Title :
Computational fact-checking: problems, state of the art, and perspectives

Organizers :

Abstract :

The tremendous value of Big Data has been noticed of late also by the media, and the term “data journalism” has been coined to refer to journalistic work inspired by digital data sources. A particularly popular and active area of data journalism is concerned with fact-checking. The term was born in the journalist community and referred the process of verifying and ensuring the accuracy of published media content; since 2012, however, it has increasingly focused on the analysis of politics, economy, science, and news content shared in any form, but first and foremost on the Web (social and otherwise).

These trends have been noticed by computer scientists working in the industry and academia. Thus, a very lively area of digital content management research has taken up these problems and works to propose foundations (models), algorithms, and implement them through concrete tools. To cite just one example, Google has recognized the usefulness and importance of fact-checking efforts, by making an effort to index and show them next to links returned to the users (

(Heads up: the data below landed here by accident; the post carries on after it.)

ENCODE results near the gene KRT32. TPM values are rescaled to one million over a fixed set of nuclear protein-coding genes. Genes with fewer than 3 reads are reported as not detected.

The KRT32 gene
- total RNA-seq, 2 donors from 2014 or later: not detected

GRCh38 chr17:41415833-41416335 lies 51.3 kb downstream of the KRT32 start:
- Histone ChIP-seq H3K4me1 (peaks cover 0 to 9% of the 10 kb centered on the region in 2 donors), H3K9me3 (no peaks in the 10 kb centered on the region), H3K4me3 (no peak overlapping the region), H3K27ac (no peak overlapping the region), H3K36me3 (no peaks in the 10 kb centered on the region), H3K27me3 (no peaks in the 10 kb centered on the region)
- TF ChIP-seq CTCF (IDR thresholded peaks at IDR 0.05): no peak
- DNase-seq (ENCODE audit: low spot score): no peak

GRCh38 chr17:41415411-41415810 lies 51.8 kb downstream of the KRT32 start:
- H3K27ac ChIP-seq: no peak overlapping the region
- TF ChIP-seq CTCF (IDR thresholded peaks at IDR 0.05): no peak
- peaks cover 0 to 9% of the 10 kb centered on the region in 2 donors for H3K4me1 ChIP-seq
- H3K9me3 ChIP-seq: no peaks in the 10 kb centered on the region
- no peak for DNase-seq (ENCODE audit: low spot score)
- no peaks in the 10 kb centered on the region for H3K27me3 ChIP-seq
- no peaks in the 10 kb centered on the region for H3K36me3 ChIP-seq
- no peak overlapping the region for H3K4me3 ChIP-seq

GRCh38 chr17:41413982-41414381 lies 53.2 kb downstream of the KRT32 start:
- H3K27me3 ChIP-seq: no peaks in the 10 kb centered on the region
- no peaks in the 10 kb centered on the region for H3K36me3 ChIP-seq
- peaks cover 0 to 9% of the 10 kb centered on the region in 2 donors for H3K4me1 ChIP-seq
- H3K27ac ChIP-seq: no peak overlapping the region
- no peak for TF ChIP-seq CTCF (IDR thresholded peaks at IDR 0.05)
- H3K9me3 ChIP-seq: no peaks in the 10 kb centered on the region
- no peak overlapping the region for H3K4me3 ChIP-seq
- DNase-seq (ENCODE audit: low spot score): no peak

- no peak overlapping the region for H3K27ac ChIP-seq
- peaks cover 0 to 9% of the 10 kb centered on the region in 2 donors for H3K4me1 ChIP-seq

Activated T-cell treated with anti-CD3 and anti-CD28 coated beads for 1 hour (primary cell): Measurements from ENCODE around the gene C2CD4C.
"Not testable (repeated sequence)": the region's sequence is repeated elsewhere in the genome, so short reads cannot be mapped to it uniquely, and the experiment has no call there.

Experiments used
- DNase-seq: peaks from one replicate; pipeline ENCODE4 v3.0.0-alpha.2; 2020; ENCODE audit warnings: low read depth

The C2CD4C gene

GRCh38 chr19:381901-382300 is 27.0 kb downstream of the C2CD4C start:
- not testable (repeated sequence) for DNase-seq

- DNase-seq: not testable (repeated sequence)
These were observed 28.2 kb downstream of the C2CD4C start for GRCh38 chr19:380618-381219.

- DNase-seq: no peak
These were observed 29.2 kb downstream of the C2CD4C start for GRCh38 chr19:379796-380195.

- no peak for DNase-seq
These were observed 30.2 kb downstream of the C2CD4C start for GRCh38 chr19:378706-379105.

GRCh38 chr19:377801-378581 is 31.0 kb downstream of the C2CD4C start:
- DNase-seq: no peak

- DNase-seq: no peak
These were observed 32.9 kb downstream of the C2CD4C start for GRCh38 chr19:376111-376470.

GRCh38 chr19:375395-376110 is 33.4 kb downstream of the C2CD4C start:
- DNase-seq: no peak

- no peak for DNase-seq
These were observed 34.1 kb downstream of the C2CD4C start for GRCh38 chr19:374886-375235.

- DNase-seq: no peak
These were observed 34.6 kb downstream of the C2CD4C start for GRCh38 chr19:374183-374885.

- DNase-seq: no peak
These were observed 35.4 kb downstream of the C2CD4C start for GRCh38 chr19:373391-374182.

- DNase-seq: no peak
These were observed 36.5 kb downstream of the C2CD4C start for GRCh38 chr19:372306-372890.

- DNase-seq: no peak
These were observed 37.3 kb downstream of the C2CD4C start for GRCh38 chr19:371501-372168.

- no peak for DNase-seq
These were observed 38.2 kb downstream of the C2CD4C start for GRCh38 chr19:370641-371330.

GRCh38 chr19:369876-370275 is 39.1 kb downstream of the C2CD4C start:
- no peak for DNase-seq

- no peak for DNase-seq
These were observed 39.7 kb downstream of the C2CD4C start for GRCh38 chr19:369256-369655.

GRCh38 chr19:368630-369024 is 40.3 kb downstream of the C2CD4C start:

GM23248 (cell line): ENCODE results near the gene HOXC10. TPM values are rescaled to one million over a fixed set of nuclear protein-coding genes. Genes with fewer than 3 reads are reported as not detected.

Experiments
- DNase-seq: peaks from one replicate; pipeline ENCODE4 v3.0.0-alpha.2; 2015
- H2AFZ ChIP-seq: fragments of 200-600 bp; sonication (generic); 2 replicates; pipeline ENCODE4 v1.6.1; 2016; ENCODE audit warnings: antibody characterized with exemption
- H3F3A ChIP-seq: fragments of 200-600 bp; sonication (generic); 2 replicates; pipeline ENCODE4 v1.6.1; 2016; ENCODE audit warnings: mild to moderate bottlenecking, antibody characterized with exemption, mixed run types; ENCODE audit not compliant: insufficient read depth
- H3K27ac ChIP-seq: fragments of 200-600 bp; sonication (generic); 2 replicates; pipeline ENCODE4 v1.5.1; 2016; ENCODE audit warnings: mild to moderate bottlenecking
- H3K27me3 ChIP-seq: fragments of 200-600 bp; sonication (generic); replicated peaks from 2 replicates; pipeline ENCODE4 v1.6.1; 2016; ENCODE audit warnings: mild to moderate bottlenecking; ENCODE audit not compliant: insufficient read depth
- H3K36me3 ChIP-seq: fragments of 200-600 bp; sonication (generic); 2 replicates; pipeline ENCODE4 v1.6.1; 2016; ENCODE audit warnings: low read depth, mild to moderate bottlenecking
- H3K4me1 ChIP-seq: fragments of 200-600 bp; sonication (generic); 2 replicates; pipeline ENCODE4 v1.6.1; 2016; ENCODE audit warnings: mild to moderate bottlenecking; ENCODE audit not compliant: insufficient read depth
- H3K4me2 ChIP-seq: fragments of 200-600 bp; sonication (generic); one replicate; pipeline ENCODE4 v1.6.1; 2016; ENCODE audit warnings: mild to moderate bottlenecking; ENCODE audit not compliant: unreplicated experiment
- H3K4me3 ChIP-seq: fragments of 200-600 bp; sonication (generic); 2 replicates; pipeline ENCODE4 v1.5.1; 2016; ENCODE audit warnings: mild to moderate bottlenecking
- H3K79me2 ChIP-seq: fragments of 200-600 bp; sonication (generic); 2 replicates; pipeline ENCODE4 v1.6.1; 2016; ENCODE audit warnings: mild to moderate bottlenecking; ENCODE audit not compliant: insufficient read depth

Our proposed tutorial:

  1. Outlines the current state of affairs in the area of digital (or computational) fact-checking in newsrooms, by journalists, NGO workers, scientists and IT companies;
  2. Shows which areas of digital content management research, in particular those relying on the Web, can be leveraged to help fact-checking, and gives a comprehensive survey of efforts in this area;
  3. Highlights ongoing trends, unsolved problems, and areas where we envision future scientific and practical advances.